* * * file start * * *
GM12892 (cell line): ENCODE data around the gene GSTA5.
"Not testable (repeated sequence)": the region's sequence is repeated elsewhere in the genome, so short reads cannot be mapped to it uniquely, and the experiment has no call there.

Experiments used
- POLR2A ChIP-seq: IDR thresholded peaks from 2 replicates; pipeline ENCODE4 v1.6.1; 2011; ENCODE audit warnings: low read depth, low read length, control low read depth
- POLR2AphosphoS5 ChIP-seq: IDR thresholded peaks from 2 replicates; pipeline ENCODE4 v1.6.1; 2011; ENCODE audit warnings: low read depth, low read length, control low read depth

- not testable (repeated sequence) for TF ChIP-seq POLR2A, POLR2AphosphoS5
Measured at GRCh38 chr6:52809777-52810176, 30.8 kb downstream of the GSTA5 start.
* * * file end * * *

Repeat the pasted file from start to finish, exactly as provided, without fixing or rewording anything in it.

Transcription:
GM12892 (cell line): ENCODE data around the gene GSTA5.
"Not testable (repeated sequence)": the region's sequence is repeated elsewhere in the genome, so short reads cannot be mapped to it uniquely, and the experiment has no call there.

Experiments used
- POLR2A ChIP-seq: IDR thresholded peaks from 2 replicates; pipeline ENCODE4 v1.6.1; 2011; ENCODE audit warnings: low read depth, low read length, control low read depth
- POLR2AphosphoS5 ChIP-seq: IDR thresholded peaks from 2 replicates; pipeline ENCODE4 v1.6.1; 2011; ENCODE audit warnings: low read depth, low read length, control low read depth

- not testable (repeated sequence) for TF ChIP-seq POLR2A, POLR2AphosphoS5
Measured at GRCh38 chr6:52809777-52810176, 30.8 kb downstream of the GSTA5 start.